The National Union of Students (NUS) is urging its members to stage a mass walkout in protest against the government "selling off" education.
An email was sent to tens of thousands of students at the end of last week informing them of plans to hold a five-day week of action in March. In the letter, the NUS stated it wanted a public debate on "damaging reforms", saying they should be brought out in the open "rather than behind closed doors".
The call for action comes after a consultation with the membership on what the NUS's campaigning priorities should be. The union has now planned the week of action to take place on 12 March until 16 March, with a national walkout planned on Wednesday 14 and a lobby of parliament on 18 April. The latter is to "educate our MPs about the issues so they can question the Minister on our behalf".
The week will see campus demonstrations across the country in order to highlight what the NUS argue is the "pricing of students out of education".
"Students will not stand by and let the coalition press ahead with its destructive plans to sell off and privatise our universities and colleges. We want openness on the future of our education."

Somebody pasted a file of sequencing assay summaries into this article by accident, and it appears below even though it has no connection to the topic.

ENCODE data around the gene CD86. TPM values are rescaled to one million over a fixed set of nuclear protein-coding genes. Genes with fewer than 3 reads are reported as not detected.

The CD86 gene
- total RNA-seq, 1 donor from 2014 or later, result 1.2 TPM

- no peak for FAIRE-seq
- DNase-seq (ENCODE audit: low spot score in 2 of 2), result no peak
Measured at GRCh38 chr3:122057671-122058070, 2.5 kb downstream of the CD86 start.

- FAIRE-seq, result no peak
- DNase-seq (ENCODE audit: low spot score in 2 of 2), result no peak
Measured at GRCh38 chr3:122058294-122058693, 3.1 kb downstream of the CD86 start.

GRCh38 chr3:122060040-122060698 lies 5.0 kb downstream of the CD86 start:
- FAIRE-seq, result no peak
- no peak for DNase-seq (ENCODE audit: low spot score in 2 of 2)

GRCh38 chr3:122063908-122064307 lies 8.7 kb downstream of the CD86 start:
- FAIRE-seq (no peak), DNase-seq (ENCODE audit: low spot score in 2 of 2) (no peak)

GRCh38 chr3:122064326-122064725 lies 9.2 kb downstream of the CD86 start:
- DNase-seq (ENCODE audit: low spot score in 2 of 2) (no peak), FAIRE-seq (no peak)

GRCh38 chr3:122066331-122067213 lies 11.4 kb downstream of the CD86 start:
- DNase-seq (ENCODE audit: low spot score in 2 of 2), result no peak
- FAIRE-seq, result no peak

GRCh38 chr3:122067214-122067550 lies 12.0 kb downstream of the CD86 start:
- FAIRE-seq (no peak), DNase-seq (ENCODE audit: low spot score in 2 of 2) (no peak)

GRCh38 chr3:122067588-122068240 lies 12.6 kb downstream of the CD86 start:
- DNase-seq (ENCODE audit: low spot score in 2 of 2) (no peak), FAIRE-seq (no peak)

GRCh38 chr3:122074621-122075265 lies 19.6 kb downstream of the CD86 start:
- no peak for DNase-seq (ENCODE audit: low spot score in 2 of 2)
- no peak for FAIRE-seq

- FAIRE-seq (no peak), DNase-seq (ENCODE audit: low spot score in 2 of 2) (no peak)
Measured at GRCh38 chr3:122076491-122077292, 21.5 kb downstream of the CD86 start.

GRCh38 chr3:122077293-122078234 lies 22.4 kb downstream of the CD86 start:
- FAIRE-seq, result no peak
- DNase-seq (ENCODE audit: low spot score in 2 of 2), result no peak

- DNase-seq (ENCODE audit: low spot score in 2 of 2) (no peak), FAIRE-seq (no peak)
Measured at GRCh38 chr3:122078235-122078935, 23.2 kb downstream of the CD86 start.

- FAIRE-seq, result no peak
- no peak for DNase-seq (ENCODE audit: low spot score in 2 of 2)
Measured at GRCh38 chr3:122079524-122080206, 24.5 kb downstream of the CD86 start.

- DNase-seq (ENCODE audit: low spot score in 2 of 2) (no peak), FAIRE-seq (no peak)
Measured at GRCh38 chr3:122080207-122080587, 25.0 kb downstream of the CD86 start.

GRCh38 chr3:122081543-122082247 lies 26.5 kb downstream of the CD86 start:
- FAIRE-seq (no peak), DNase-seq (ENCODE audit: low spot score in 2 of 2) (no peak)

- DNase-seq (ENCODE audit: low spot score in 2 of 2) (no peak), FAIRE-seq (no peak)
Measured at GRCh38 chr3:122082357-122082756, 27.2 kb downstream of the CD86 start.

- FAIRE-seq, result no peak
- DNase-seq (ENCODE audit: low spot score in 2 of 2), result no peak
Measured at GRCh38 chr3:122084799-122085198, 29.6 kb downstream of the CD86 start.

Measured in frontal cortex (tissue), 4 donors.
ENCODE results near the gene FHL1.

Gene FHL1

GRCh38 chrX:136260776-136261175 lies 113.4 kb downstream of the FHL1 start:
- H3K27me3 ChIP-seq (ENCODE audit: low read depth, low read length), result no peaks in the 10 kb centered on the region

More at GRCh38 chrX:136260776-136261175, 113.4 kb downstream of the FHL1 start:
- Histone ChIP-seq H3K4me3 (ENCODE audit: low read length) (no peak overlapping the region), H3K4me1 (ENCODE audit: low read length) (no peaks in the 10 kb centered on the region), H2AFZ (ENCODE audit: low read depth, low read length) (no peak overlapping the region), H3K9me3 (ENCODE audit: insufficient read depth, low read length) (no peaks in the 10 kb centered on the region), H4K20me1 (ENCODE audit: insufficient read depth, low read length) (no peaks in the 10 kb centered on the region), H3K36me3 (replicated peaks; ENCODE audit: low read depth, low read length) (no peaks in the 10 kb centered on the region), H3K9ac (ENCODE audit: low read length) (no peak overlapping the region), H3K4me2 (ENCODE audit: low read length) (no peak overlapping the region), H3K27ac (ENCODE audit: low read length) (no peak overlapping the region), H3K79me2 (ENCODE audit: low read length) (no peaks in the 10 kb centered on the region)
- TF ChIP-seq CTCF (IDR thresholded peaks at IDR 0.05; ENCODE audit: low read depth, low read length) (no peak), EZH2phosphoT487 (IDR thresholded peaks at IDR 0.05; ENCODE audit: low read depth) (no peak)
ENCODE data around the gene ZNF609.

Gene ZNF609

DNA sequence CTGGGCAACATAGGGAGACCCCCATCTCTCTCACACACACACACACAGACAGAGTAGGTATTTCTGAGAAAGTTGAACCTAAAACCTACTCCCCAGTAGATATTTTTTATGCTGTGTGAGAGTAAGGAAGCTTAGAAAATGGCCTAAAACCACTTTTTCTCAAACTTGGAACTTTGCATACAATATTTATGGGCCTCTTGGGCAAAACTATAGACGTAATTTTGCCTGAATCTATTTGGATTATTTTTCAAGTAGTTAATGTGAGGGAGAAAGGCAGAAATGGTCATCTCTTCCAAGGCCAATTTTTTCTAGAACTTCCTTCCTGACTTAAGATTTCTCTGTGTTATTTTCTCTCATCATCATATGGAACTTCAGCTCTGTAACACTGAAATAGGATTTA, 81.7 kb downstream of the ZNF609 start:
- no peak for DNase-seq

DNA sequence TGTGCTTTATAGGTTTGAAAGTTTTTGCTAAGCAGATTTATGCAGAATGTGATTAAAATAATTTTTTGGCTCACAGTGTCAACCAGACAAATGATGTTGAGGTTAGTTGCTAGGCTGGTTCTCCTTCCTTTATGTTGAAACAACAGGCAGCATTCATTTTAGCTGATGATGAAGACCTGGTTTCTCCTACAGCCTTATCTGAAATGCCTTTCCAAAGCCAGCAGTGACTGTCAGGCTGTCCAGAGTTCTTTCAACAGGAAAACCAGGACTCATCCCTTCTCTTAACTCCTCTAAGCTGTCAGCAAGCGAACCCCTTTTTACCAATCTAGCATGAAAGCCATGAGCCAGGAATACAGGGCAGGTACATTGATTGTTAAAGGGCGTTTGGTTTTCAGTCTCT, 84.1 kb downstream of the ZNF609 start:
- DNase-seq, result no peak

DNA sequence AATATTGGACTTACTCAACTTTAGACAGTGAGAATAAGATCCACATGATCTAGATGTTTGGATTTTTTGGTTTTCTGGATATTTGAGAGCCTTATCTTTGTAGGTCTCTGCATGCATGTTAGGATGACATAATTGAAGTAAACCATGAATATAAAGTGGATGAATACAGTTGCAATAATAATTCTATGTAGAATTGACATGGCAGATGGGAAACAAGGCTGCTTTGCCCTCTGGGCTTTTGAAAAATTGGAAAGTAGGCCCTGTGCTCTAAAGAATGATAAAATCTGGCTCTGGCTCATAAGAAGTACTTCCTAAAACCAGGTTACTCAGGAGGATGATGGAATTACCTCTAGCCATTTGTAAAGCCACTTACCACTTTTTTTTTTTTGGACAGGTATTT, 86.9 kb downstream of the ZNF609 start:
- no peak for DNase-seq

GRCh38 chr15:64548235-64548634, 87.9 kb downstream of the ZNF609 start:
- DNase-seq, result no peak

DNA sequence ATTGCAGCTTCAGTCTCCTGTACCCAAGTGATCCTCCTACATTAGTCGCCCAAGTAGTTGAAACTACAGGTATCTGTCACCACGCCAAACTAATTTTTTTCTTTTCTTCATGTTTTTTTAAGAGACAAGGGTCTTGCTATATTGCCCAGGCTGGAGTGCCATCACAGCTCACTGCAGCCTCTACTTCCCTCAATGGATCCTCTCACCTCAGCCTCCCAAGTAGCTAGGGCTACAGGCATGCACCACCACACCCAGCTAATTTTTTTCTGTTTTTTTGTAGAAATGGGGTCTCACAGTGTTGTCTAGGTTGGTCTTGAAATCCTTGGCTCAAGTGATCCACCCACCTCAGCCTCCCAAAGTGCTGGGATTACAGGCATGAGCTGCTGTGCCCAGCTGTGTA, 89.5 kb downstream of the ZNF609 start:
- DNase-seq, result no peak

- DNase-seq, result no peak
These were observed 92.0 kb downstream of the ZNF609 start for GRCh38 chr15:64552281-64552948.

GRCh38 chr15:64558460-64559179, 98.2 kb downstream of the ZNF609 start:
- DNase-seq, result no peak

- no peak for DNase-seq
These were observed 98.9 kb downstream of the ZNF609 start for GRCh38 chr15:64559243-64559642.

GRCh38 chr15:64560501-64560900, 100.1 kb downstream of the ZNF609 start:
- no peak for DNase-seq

The email added: "The walkout will show the government what campuses will look like if they continue to press ahead with their plans for privatisation - deserted."
Mark Sewards, communications officer at Leeds Students Union, said the university students would be taking action, but it was yet to be decided what form this would take.
"Personally, I've been pushing the merits of following the walkout," he told The Huffington Post UK.
"Leeds will be taking part to demonstrate to the coalition we have not forgotten their actions on raising fees or their attempts to introduce a market into Higher Education.
"We want to keep the Liberal Democrats broken promises in the lime light and the damaging effect the Conservatives have had on the sector," he added.
Of the 32,000 students at Leeds, 2,000 joined a local march across the city in protest against the tuition fee hike. More than 600 of the students made the trip to London to march last November, filling "every single coach we booked".
The protest will echo the feelings expressed last year when thousands took to the capital's streets in November to protest against higher tuition fees.
A spokesperson for the Department for Business, Innovation and Skills said:
“We are putting students at the heart of the system, with a diverse range of providers offering high-quality teaching. Going to university depends on ability not the ability to pay.
"Most new students will not pay upfront, there will be more financial support for those from poorer families and everyone will make lower loan repayments than they do now once they are in well paid jobs.
"Students, like other citizens, have the right to participate in peaceful protest.”